All of AronM's Comments + Replies

Making a collection of freely available mental health resources
I'm Linch Zhang, an amateur COVID-19 forecaster and generalist EA. AMA

I would like to hear your thoughts on Generalist vs Specialist debate.

    • Advice for someone early as a generalist?
    • Did you stumble upon these different fields of interest by your own or did you surround yourself with smart people to get good understandings of various fields?
    • Thoughts on impact comparissons? (Eg can a generalist maybe bring knowledge/wisdom from intuitively non-adjacent disciplines into a project and help advance it?)
    • What skills are you lacking \ or which ones would you like to aquire to become a "Jack of all trades"?
    • Are you even aiming to become even more of a generalist? Yes or no - please elaborate.

Hmm this doesn't answer any of your questions directly, but might be helpful context to set: My impression is that relatively few people actually set out to become generalists! I think it's more accurate of an explanation to think of some people being willing to do what needs to get done (or doing things they find interesting, or has high exploration value, or a myriad of other reasons). And if those things keep seeming like highly impactful things to do (or continues to be interesting, has high learning/exploration value, etc), they keep doing t... (read more)

ALLFED 2019 Annual Report and Fundraising Appeal

Yes, we are looking into cellular agriculture. Right now we have 2 papers in peer-review, which are covering single cell protein from bacteria that either feed on hydrogen or methane. One of these projects was announced in the report above:

The project will investigate using hydrogen-eating single-cell protein as a food source in catastrophes. The hydrogen would be obtained by electricity splitting water into oxygen and hydrogen, or by gasifying (heating without oxygen) solid fuels such as wood, coal, or peat.

And yes we are in contact both with Solar F... (read more)

Food Crisis - Cascading Events from COVID-19 & Locusts

Just leaving a quick comment to clarify that I did not downvote your comment.

X-risks to all life v. to humans
Another crucial consideration may be the timeline of intelligent life re-evolving. In scenario B), intelligent life may re-evolve but it may take 100 million years, as opposed to 1 million years in scenario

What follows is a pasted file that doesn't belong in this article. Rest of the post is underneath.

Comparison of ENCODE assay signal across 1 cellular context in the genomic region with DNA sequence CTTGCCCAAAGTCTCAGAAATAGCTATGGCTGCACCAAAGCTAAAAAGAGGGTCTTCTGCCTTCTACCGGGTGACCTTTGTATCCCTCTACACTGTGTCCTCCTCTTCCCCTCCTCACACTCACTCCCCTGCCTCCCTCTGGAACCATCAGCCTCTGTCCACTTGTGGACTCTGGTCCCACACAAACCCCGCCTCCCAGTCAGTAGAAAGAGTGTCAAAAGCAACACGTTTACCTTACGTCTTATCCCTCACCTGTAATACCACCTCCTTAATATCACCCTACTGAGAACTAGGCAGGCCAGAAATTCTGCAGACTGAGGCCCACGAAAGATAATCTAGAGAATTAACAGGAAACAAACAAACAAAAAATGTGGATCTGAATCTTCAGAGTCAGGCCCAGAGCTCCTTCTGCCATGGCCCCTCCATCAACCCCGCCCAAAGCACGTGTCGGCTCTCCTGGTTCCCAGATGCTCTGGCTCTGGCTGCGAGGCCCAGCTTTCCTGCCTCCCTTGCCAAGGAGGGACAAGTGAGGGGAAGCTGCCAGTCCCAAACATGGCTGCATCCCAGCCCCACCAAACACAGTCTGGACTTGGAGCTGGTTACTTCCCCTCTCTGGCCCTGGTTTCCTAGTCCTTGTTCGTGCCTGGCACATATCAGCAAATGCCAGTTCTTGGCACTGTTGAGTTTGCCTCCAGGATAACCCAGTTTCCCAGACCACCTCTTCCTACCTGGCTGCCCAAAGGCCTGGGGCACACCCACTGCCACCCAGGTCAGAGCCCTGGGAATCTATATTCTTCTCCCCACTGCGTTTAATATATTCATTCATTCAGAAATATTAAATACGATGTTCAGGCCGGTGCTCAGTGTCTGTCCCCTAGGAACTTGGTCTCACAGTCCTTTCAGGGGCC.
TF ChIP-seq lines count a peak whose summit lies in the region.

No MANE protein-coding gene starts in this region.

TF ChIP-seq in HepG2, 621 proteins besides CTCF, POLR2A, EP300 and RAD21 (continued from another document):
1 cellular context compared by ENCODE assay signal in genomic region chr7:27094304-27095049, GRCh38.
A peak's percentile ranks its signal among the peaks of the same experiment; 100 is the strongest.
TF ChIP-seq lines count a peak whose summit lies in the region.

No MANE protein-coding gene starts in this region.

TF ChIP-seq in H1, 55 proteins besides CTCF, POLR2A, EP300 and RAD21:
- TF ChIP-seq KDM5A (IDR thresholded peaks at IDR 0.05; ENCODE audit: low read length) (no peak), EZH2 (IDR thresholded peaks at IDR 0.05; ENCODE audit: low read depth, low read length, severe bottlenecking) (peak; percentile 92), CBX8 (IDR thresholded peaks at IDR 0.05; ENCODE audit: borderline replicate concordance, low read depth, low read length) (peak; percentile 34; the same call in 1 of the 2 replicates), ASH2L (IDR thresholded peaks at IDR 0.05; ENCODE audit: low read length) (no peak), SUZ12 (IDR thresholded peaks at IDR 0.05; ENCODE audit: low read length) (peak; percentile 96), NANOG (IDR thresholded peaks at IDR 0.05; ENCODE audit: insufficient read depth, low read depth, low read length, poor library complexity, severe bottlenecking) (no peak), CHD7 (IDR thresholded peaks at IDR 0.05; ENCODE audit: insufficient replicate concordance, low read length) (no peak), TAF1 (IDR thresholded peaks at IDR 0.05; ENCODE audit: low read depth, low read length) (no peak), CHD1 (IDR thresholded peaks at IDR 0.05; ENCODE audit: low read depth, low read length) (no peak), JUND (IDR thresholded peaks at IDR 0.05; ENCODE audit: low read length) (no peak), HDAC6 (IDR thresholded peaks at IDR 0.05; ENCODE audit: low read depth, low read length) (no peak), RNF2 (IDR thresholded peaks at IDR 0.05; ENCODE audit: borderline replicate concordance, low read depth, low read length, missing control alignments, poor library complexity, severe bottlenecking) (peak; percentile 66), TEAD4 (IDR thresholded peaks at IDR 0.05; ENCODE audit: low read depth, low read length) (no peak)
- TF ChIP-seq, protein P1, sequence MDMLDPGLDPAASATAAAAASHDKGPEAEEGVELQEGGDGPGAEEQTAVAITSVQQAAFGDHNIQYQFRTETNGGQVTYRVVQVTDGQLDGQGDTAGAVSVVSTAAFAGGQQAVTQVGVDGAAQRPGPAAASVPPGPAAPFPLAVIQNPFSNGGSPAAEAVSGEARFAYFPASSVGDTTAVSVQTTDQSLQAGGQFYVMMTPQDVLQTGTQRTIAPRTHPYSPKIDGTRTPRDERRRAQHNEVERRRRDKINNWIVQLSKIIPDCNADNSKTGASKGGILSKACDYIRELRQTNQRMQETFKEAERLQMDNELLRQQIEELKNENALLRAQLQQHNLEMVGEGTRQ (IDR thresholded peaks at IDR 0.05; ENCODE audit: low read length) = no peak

This is the biggest argument for me against the consideration. I can easily think that it would take way longer than that for intelligent life to reemerge. It took something like 4.6 billion years for us to evolve and in roughly 0.5 billion years the sun will make life on earth uninhabitable. I guess if other primates survive that is a "good" starting point for evolution but intelligent life doesn't seem to be a necessary step for me for survival.

2RobertHarling1yConsidering evolutionary timelines is definitely very hard because it's such a chaotic process. I don't have too much knowledge about evolutionary history and am hoping to research this more. I think after most human existential events, the complexity of the life that remains would be much greater than that for most of the history of the Earth. So although it took humans 4.6 billion years to evolve "from scratch", it could take significantly less time for intelligent life to re-evolve after an existential event as a lot of the hard evolutionary work has already been done. I could definitely believe it could take longer than 0.5 billion years for intelligent life to re-evolve, but I'd be very uncertain on that and give some credence that it could take significantly less time. For example, humanity evolved "only" 65 million years after the asteroid that caused the dinosaur extinction. The consideration of how "inevitable" intelligence is in evolution is very interesting. One argument that high intelligence would be likely to re-emerge could be that humanity has shown it to be a very successful strategy. So it would just take one species to evolve high levels of intelligence for there to then become a large number of intelligent beings on Earth again. (Apologies for my slow reply to your comment!)